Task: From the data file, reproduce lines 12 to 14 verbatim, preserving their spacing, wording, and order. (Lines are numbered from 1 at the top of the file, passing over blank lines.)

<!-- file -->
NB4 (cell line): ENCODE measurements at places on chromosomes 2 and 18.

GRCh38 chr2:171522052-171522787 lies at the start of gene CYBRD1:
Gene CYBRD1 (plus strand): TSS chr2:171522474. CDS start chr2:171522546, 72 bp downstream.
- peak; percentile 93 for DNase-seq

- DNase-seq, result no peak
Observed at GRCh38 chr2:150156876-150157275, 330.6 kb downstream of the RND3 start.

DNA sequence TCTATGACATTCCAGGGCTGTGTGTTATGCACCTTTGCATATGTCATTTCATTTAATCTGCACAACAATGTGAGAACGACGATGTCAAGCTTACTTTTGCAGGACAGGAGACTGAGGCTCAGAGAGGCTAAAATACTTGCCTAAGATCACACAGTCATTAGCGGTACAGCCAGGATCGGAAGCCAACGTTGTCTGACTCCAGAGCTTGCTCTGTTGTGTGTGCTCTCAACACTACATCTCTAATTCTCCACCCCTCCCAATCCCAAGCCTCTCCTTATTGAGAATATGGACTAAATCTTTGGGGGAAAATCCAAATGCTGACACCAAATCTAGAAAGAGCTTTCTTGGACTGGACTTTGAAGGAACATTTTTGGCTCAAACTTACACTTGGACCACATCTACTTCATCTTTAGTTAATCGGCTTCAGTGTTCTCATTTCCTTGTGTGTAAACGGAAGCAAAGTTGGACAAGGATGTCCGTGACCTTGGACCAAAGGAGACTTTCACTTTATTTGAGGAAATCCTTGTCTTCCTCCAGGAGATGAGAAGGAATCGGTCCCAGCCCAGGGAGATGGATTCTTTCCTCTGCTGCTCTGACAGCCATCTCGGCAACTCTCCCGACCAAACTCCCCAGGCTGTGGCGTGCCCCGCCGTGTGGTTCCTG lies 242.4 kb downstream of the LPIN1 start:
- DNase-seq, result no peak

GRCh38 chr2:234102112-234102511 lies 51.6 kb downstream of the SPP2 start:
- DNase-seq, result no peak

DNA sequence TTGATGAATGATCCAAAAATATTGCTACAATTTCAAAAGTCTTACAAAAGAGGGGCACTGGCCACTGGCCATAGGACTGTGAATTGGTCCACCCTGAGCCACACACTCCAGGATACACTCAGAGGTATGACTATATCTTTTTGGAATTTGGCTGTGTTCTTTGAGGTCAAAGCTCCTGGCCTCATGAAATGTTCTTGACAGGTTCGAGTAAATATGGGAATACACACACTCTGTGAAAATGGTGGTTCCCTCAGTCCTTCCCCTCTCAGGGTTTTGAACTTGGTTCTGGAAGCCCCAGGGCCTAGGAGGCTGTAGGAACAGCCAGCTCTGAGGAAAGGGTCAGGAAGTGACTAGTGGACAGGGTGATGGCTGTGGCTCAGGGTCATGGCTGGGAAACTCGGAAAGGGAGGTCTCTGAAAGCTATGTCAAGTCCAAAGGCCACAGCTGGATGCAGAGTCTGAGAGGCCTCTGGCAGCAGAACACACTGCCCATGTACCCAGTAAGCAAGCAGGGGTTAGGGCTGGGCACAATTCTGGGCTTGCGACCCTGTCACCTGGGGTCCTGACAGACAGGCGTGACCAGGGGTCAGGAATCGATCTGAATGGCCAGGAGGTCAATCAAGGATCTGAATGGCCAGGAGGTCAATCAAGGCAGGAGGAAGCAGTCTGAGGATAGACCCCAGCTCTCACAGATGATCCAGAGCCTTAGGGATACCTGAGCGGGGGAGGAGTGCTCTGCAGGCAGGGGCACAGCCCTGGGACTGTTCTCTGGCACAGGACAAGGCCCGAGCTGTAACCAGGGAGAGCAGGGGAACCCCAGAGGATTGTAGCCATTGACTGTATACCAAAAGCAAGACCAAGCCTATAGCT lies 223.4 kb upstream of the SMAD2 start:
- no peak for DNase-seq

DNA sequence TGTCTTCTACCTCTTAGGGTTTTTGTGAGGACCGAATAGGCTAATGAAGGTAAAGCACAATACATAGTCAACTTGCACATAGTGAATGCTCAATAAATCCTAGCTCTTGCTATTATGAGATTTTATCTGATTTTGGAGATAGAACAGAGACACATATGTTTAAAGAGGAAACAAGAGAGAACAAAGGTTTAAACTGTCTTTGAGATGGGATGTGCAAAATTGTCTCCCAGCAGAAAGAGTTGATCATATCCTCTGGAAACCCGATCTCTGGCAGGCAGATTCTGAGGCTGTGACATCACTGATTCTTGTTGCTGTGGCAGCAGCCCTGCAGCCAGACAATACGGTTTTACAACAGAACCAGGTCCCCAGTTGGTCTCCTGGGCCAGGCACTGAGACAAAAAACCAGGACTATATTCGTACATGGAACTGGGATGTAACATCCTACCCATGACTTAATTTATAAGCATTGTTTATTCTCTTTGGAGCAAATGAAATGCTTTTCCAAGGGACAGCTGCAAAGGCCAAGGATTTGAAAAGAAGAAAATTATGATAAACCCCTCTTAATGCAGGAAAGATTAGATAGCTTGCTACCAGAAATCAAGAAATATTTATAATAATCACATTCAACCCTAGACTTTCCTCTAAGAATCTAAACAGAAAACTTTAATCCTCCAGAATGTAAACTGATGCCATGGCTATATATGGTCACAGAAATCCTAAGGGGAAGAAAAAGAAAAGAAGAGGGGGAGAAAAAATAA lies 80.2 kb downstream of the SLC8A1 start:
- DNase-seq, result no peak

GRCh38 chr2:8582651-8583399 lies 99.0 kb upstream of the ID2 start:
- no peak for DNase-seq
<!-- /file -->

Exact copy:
- no peak for DNase-seq

DNA sequence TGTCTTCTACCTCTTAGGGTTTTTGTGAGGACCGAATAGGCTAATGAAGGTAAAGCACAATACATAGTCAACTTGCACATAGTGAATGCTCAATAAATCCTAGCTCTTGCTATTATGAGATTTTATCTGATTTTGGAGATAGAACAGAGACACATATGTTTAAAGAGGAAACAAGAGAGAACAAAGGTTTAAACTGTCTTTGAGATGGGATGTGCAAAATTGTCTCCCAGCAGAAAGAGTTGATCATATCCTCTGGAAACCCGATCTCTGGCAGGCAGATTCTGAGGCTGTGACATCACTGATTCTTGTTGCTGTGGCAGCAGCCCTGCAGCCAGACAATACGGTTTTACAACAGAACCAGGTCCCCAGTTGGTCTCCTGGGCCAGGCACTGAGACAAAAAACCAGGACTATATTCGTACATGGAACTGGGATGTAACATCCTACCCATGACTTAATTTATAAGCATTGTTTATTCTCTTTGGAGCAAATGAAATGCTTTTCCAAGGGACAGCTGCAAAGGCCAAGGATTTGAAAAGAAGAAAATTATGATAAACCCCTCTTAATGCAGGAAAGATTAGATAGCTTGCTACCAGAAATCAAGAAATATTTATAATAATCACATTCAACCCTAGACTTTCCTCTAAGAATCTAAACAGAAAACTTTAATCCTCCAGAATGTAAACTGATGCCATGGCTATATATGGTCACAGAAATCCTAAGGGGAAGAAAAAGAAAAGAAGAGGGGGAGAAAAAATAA lies 80.2 kb downstream of the SLC8A1 start:
- DNase-seq, result no peak